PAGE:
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Innovation vs. imitation: 7 businesses that cloned others and made millions

CNBC Logo By Andrew Zaleski, special to CNBC.com of CNBC | Slide 1 of 8: Corporate boards and business schools may focus on innovation. But when starting a company, it can be the case that tweaking an existing idea is both easier and more profitable than creating something from scratch."It's always easier when you're starting a company to try to improve an existing idea," said Paul B. Brown, co-author of the 2012 book Just Start, published by Harvard Business Review Press.Indeed, in today's world copycat companies are a reality of doing business. It's increasingly the case in the crowded field of technology, where different companies' smart watches, smartphones and tablets have come to closely resemble their rivals' products. But it's also the case in other industries, where copycat businesses — when done lawfully — can work and be hugely profitable."Innovation happens from imitation in many ways," said digital strategist and marketer Ross Simmonds. "In business we see that time and time again, with organizations that come out of nowhere with simple tweaks."After all, it wasn't Starbucks, for instance, that invented the coffee shop. But where was the first place you ever ordered a "grande" coffee?Here are seven examples of businesses that cloned others and made millions.

These popular brands got their start by imitating others

Corporate boards and business schools may focus on innovation. But when starting a company, it can be the case that tweaking an existing idea is both easier and more profitable than creating something from scratch.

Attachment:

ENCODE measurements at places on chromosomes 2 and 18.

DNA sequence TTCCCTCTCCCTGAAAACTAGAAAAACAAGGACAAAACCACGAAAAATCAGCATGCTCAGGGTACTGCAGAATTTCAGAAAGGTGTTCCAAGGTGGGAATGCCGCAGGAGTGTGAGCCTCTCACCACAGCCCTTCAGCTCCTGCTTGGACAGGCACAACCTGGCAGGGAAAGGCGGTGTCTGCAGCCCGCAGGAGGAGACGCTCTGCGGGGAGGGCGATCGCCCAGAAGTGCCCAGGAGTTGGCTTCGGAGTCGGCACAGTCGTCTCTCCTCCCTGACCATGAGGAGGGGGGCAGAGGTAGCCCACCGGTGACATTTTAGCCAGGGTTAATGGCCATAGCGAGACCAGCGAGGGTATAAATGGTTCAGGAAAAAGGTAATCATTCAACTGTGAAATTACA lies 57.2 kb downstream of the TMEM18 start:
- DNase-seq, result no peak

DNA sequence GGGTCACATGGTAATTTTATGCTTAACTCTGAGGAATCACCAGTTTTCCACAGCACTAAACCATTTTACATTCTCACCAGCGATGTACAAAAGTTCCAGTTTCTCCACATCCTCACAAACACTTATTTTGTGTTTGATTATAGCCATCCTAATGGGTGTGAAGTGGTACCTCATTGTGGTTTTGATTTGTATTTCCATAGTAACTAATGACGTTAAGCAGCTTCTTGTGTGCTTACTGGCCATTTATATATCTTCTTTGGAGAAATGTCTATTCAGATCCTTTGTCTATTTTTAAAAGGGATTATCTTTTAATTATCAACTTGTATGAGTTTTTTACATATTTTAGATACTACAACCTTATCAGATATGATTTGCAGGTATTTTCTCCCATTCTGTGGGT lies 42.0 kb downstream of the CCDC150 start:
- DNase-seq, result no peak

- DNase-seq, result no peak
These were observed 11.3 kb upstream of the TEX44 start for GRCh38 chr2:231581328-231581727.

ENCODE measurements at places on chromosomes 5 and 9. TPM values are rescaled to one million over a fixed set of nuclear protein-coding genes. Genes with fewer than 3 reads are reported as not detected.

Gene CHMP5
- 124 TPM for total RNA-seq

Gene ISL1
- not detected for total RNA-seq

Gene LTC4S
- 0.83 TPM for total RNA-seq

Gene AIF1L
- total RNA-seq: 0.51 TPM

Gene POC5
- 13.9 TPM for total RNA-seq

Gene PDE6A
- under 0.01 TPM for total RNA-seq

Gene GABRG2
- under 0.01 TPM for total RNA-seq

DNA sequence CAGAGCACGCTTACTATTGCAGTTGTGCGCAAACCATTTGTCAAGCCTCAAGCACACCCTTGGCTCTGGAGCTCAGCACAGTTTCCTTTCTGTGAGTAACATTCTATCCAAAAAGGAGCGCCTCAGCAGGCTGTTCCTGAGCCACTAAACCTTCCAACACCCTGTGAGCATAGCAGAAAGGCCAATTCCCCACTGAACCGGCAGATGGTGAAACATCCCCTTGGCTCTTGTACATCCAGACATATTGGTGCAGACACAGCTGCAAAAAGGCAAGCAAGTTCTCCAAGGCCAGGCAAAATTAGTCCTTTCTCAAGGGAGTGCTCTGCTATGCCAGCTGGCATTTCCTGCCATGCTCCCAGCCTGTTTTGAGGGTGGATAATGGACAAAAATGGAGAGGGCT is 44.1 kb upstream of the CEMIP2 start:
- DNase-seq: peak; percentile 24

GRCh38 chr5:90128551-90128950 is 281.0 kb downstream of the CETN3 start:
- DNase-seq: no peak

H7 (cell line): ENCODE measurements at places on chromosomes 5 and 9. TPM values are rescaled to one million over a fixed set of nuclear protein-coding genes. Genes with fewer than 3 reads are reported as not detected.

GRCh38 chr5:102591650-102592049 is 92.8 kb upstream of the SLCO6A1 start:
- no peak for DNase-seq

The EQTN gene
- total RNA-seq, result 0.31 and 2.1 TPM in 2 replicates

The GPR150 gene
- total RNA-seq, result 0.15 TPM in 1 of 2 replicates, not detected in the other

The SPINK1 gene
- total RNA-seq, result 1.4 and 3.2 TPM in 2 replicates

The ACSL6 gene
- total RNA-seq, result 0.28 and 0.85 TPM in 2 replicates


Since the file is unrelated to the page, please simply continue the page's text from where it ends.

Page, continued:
"It's always easier when you're starting a company to try to improve an existing idea," said Paul B. Brown, co-author of the 2012 book "Just Start," published by Harvard Business Review Press.

Indeed, in today's world copycat companies are a reality of doing business. It's increasingly the case in the crowded field of technology, where different companies' smart watches, smartphones and tablets have come to closely resemble their rivals' products. But it's also the case in other industries, where copycat businesses — when done lawfully — can work and be hugely profitable.

"Innovation happens from imitation in many ways," said digital strategist and marketer Ross Simmonds. "In business we see that time and time again, with organizations that come out of nowhere with simple tweaks."After all, it wasn't Starbucks, for instance, that invented the coffee shop. But where was the first place you ever ordered a "grande" coffee?

Click ahead for seven examples of businesses that cloned others and made millions.

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